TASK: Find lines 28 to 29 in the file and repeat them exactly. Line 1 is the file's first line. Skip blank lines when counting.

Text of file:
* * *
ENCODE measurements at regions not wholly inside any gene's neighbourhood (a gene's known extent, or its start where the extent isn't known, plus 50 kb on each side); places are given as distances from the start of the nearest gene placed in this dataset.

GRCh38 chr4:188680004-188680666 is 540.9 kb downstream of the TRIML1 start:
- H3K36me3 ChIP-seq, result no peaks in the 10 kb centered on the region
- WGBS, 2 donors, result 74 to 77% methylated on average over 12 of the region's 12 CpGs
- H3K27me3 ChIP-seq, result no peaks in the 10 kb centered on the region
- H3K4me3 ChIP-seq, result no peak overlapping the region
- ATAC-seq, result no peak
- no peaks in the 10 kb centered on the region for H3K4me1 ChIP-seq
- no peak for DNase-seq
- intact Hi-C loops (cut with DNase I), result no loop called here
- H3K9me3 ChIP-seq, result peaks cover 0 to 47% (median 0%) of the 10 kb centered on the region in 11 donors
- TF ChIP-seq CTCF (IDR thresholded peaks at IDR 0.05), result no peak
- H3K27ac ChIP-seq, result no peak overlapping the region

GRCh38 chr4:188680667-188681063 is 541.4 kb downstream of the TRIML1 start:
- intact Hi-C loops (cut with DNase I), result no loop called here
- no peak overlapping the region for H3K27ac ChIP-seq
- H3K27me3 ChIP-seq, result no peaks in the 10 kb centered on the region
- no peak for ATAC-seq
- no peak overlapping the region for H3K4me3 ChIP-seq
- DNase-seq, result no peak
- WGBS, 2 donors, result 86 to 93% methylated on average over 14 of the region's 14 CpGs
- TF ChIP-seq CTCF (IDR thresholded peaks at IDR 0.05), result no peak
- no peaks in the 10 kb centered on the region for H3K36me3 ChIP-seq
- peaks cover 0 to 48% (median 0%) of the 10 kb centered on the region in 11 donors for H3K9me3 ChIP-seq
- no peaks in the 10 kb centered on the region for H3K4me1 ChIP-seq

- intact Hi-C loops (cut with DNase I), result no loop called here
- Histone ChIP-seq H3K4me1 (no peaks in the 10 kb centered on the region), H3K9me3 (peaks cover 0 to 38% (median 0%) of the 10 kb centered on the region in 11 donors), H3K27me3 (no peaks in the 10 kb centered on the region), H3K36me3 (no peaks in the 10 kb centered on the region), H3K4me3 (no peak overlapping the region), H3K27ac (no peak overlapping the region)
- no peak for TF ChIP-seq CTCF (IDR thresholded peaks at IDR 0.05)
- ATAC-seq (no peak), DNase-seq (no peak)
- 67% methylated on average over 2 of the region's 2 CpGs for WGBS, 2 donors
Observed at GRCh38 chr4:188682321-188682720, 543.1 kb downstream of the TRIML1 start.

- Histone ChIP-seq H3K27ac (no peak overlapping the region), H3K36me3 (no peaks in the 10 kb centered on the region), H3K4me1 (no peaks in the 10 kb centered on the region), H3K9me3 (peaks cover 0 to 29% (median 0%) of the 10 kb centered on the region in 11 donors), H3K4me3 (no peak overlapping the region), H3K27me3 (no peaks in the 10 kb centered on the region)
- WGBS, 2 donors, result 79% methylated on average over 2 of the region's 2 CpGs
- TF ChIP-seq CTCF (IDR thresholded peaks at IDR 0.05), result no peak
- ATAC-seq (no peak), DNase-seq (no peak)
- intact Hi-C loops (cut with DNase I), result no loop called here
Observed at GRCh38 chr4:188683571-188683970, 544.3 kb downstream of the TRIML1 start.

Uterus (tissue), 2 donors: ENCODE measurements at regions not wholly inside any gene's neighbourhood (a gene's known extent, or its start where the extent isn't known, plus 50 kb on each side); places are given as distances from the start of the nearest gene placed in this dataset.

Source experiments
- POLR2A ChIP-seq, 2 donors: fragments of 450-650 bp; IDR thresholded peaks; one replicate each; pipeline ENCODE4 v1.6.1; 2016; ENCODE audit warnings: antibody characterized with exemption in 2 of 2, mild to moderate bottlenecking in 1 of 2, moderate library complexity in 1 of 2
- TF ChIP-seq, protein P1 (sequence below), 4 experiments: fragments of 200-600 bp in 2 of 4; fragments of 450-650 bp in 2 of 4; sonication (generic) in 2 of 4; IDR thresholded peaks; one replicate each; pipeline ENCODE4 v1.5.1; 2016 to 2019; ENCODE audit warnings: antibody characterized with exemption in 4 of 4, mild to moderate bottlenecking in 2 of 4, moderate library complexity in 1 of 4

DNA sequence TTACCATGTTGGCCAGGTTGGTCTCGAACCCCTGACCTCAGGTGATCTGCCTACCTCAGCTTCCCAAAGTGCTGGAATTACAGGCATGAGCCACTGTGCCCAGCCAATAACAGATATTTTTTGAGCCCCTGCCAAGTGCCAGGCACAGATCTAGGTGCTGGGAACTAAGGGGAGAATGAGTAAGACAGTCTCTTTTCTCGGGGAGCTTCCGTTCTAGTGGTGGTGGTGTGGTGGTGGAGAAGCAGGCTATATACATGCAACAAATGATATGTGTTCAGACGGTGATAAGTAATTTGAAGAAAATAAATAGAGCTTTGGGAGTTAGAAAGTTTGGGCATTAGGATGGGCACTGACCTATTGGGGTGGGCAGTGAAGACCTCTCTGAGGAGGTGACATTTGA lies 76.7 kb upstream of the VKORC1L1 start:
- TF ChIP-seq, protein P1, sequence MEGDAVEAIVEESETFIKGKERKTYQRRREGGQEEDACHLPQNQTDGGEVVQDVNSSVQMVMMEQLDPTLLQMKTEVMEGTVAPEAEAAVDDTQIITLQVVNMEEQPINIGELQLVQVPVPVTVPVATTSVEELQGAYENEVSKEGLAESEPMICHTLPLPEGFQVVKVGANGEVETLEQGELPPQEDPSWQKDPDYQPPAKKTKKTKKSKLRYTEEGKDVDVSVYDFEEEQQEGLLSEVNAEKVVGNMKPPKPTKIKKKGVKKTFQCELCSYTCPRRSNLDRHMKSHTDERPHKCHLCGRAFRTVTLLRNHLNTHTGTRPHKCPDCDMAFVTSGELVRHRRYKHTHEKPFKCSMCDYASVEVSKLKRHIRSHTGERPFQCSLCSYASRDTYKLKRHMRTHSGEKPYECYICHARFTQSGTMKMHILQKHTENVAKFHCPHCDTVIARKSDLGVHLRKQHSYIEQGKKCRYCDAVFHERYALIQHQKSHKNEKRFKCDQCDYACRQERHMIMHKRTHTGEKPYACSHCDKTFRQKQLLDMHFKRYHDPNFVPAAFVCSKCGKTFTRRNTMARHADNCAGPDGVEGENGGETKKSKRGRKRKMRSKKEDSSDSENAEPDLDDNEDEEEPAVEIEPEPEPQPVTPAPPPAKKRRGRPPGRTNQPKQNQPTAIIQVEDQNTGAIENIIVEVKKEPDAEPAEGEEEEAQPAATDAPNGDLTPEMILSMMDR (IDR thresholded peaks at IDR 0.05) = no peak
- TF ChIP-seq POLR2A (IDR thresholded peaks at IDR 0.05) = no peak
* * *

- no peak for TF ChIP-seq CTCF (IDR thresholded peaks at IDR 0.05)
- ATAC-seq (no peak), DNase-seq (no peak)